Sexual assault cover-up ‘encouraged by fraternity system’

Former sorority member at Vanderbilt University explains how concept of ‘brotherhood’ forces fraternity members to not report assaults

April 1, 2021
Katherine Deegan

Students are being encouraged to cover up incidents of racism and sexual assault by the quasi-familial structure of influential social societies found on US campuses, a conference has heard.

About 700,000 students at US universities belong to fraternity or sorority societies, primarily as a way to make friends and form social groups, with members asked to take a lifetime vow to a specific organisation whose chapters operate nationally. After graduation, these so-called Greek societies can provide useful social networks for professional advancement.

But Katherine Deegan, a student at Vanderbilt University, in Nashville, Tennessee, who has led efforts to “abolish Greek life” at her institution because of concerns over exclusionary practices towards minorities found at some societies, told Times Higher Education’s THE Live event that she had become aware not just of “discriminatory practices” by societies but also behaviour to cover up unacceptable incidents on campus.

Ms Deegan, a former sorority member, said she believed the family-like structure of Greek societies put pressure on students to not report “discriminatory practices” or bad behaviour by fellow members.

“This understanding of brotherhood and sisterhood – there is an institutional protection that comes with these organisations, and that is what distinguishes these exclusionary and discriminatory practices [from those] found in a regular student organisation,” said Ms Deegan.

“By institutional protection, it can be as simple as a fraternity brother being accused of sexual assault and all of his brothers covering it up for the sake of ‘brotherhood’ – that is really common,” she continued.

At a national organising level, Greek organisations have also directed university chapters to deny incidents of racism by fraternity members, even when they had been filmed, said Ms Deegan, who explained that many leading US universities had faced calls to ‘abolish Greek life’ in the wake of the death of George Floyd in May 2020 amid claims that theses societies worsened racial inequalities.

“Only 2 per cent of the US population are involved in Greek life but 80 per cent of Fortune 500 executives are, 76 per cent of US congressmen are members, 85 per cent of Supreme Court justices have been and all but two US presidents since 1835 have been involved in Greek life,” explained Ms Deegan.

“It shows the social advantage that Greek life gives to some people over others and, while sororities can be empowering for women, they were designed for white women,” she added, saying marginalised groups such as black, LGBT and disabled students were routinely excluded.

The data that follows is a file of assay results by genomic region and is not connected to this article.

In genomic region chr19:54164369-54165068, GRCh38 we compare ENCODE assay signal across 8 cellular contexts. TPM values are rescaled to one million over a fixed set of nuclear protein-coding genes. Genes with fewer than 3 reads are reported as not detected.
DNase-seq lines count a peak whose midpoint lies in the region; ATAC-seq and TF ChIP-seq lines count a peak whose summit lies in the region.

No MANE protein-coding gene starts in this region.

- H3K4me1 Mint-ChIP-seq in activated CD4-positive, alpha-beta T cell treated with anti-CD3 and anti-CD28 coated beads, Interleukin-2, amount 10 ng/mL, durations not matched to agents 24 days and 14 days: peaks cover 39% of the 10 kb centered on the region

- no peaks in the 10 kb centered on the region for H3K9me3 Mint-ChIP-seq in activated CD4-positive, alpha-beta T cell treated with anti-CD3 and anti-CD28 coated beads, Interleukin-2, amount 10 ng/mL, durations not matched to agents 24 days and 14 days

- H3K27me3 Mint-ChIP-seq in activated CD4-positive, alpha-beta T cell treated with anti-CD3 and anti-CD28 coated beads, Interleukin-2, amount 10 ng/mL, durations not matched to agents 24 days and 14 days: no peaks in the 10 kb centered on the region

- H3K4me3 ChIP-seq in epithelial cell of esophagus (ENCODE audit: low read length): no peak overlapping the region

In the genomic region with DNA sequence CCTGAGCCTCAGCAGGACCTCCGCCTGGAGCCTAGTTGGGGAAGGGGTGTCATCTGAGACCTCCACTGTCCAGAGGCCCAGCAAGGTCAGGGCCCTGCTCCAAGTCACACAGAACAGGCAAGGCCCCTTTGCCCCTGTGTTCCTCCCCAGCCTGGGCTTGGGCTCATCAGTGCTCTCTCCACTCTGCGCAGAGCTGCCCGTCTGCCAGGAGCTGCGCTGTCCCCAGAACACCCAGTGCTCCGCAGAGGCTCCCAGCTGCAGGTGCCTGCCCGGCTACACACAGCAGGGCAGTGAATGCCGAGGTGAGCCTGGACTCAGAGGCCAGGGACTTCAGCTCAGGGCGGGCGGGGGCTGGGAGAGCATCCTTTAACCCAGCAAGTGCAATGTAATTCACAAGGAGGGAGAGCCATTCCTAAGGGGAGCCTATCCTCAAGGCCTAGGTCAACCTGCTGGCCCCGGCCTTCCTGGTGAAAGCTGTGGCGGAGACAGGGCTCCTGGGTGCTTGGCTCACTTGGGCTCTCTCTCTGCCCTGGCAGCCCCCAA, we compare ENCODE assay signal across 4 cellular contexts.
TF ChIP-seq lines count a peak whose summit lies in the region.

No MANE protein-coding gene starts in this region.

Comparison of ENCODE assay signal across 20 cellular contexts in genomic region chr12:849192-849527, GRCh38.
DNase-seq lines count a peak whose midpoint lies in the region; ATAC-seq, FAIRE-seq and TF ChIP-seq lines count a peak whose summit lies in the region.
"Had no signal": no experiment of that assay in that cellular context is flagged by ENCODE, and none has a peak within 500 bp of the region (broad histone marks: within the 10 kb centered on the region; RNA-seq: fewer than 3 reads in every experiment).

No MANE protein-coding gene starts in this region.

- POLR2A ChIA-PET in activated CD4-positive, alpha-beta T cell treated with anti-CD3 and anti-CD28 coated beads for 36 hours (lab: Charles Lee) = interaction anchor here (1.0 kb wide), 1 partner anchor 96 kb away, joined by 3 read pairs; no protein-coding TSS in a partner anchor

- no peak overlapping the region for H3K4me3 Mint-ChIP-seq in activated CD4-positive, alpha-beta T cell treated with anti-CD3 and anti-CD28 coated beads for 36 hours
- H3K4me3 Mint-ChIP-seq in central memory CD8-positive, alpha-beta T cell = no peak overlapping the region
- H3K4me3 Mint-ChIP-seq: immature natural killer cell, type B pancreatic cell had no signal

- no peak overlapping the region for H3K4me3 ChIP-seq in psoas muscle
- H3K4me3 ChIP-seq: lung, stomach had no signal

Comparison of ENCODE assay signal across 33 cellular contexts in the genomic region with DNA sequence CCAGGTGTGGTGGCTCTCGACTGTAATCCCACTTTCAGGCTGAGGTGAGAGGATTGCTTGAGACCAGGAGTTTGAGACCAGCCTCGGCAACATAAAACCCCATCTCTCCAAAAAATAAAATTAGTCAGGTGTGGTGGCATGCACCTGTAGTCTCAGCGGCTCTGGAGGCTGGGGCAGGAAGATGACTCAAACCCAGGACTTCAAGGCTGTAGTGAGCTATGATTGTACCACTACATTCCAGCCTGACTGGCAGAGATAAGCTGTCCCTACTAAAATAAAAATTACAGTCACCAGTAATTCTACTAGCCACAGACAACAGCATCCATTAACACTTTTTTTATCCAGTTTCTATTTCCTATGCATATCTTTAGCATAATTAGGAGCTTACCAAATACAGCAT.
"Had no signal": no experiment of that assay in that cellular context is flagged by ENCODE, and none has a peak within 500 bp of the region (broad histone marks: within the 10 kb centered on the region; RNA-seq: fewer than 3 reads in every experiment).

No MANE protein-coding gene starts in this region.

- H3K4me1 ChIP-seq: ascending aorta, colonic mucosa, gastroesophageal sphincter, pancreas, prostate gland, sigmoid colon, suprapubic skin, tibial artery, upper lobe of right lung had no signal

However, Alison Griffin, senior vice-president of consultancy firm Whiteboard Advisors and a former executive board member at the Tribeta sorority, said it was wrong to overlook the beneficial role of institutions that enabled women to self-organise.

“Many sorority chapters were founded in the 1880s to early 1900s [to allow] people to come together to collectively address a number of things confronting them in a changing world,” said Ms Griffin, who said her own sorority ties with other alumni in her home city of Denver had provided friendships, professional networks and opportunities to raise money for charity.

“The dates of the calendar are certainly different now [compared with the 19th century] but the opportunity and experience provided by social and academically focused organisations is still to unite voices around problems in the community and in the contemporary world,” she said.

Brandon Busteed, president of Kaplan University Partners, who has worked with a number of fraternities to tackle issues of binge drinking and associated harms, said Greek societies should not have to shoulder responsibility entirely for a number of social problems found at elite non-diverse universities which were “initially designed to serve…white wealthy male students”.

“This is not to take fraternities off the hook in terms of what they need to do…but we are all grappling, at every institutional level, with systemic racism right now – it is corporate America and Congress, for example, where there is also very little representation that looks like the United States,” he said.

“We all have a lot of work to do,” he added, saying fraternities and sororities at a national level had been involved, via Kaplan, in reducing binge drinking on campus, which, in turn, had reduced incidence of drink driving and sexual assault.

“I don’t think it’s as easy as saying ‘let’s throw out the whole thing’ – it is about aggressively addressing and owning some of these issues,” said Mr Busteed, who called on student society leaders to play their part.

However, Ms Deegan, from Vanderbilt, said sororities and fraternities seemed unwilling to embrace reform to address discrimination.

“I was told that I was valued for my advocacy but, time and time again, I was shown the opposite – every time I spoke out it came back to bite me,” she said.

jack.grove@timeshighereducation.com

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